Mortgage rates continued a recent pattern of small day-to-day changes today. This time, however, lenders were more unified in a move to slightly lower rates. The recent norm has been for different lenders to move in different directions but for the average to stay fairly close to unchanged. 3.625% remains intact as the most prevalently-quoted conforming 30yr fixed rate for top tier scenarios. A few lenders are already back down to 3.5% though the costs are still a little higher than they were two weeks ago.
This morning’s economic data provided an initial boost for rates markets as the important Durable Goods report was much weaker than expected. Weak economic data tends to benefit bond markets and hurt stocks. That said, stocks were already arguably under pressure related to earnings season. When they bounced back in the afternoon, bond markets followed, resulting in several lenders raising rates later in the day.
More detail: “Mortgage Rates Improve Modestly Ahead of Fed Announcement”
Wednesday, January 28, 2015 : 3.60% (-0.02%)
Mortgage rates fell again today, and while the move wasn’t big, it was enough to bring most lenders back in line with the best rates from two weeks ago. Those have the added distinction of being the best rates since May 2013. At these levels, 3.625% is widely available as a top tier conforming 30yr fixed quote and a few lenders are quoting 3.5%. Even if your lender isn’t, you can likely choose to pay higher upfront costs in exchange for the lower rate. This is neither good nor bad, but simply a matter of personal preference. You can divide the upfront cost increase by the monthly payment savings to determine how many months it would take to break even on the additional expense. If the trade-off makes sense to you, it makes sense. If not, stick with the higher rate.
More detail: “Mortgage Rates Back to Long Term Lows After Fed”
Thursday, January 29, 2015 : 3.61% (+0.01%)
Mortgage rates were steady to slightly higher today on average. Some lenders were actually slightly lower, but they were the exception. In contrast to yesterday, the bond markets that underlie rate movements were exceedingly calm, and what little movement there was came in measured doses. This sort of low-altitude, sideways bounce is a fairly common occurrence following a bigger move lower in bond markets.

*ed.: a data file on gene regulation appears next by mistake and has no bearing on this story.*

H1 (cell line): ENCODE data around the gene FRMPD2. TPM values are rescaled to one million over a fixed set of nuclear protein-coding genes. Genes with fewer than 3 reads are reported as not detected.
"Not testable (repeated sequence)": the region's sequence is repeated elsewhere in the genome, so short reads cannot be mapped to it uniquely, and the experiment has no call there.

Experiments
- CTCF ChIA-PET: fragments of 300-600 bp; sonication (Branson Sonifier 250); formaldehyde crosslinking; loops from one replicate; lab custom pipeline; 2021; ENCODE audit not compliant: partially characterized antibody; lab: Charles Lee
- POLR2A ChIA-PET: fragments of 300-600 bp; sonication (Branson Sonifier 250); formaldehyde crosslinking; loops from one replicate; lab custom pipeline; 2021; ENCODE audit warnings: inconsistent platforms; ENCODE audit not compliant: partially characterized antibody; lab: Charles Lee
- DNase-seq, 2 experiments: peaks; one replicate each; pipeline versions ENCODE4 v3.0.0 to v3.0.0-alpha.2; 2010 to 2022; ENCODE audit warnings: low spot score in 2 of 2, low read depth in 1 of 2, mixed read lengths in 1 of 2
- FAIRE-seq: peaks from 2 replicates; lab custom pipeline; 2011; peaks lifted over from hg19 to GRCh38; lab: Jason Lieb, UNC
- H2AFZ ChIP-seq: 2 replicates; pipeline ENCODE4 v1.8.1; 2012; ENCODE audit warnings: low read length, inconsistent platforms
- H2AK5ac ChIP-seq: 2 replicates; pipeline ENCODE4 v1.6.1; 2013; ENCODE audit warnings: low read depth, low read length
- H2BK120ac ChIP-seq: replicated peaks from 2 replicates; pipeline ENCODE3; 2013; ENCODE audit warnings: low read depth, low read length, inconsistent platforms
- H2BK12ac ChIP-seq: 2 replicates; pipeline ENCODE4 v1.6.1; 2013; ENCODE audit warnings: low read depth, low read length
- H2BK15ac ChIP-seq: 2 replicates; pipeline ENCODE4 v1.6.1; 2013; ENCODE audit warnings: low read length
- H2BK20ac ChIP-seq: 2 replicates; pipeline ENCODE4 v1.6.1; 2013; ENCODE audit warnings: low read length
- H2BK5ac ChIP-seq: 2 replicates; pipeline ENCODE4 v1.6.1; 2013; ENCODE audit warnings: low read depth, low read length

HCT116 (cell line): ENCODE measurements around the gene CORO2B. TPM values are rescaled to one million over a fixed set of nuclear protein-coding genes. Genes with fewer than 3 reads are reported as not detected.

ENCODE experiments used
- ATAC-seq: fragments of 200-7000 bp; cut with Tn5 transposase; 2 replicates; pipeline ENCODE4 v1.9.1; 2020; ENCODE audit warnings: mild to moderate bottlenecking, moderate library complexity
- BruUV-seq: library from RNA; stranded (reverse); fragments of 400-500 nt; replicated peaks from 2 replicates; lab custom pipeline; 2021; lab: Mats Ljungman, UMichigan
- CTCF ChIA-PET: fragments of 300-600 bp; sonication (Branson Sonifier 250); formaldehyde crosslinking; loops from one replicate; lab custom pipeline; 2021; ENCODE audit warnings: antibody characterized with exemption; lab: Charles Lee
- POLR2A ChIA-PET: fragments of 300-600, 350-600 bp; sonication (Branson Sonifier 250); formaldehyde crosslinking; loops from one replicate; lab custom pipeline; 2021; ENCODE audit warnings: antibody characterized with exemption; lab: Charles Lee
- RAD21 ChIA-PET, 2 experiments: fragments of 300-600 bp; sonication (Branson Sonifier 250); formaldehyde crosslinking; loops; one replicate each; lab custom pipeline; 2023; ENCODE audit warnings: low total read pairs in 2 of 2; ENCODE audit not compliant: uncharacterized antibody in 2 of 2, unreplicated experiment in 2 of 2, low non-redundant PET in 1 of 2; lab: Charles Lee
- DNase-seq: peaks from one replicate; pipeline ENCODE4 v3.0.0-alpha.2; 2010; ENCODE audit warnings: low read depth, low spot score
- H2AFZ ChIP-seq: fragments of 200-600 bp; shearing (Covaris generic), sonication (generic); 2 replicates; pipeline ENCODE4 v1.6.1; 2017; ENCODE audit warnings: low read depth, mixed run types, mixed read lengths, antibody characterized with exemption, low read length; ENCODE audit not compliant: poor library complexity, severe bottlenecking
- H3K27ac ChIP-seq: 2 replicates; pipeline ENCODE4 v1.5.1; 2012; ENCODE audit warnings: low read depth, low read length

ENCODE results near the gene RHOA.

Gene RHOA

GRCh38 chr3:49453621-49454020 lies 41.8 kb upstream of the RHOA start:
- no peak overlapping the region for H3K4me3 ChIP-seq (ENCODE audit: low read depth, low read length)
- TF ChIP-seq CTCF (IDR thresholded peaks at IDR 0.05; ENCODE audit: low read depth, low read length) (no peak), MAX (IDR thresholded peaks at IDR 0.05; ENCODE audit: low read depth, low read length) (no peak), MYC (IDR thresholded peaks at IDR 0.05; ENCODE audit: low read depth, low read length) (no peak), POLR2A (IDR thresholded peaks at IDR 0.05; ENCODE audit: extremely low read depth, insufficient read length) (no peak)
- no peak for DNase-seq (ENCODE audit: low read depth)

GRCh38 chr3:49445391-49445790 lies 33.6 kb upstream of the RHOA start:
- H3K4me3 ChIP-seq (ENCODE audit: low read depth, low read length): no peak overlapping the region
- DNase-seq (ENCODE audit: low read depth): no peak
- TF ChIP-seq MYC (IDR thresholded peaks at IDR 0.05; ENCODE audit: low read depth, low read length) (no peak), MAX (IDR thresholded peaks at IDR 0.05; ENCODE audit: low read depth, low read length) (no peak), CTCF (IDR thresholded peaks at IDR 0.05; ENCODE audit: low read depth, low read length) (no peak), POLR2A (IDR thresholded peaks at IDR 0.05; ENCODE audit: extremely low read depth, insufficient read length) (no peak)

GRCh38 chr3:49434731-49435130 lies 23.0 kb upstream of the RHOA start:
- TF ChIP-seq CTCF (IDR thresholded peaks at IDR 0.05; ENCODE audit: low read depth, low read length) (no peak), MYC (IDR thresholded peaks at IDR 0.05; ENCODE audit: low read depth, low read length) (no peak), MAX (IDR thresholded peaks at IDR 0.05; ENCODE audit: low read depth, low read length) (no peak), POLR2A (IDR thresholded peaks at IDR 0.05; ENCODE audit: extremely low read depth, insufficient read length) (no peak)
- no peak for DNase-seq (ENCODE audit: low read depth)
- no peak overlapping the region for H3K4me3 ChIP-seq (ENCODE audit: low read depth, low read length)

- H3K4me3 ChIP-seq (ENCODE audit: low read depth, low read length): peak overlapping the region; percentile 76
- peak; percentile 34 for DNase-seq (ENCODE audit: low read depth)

The distinction between bond markets and mortgage rates is important here, because mortgage lenders haven’t been able to pass along all of the gains implied by trading levels. If markets manage to calm down a bit, that means rates have some room to improve even if trading levels simply hold steady. That process can only happen gradually over multiple days and could easily be thrown off by more volatility.
More detail: “Mortgage Rates Holding Near Long-Term Lows”
Friday, January 30, 2015 : 3.55% (-0.06%)
Mortgage rates moved lower today at their fastest pace since January 14th. Rates sheets moved well past recent lows and back to levels not seen since May 10th 2013. That was the day that the Wall Street Journal’s Hilsenrath suggested the Fed was mapping an exit from stimulus, which sent markets into the tailspin that was effectively the prologue to the taper tantrum. It’s amazing, or at least interesting to consider that asset purchases have now been fully phased and that a rate hike is a much more immediate threat, yet rates are back to where they were before markets really began adjusting for all that “stuff.” That’s the power of global economic turmoil and a troubling lack of inflation for core economies.
More detail: “Mortgage Rates Shoot Past Recent Lows; 3.5% Getting More Prevalent “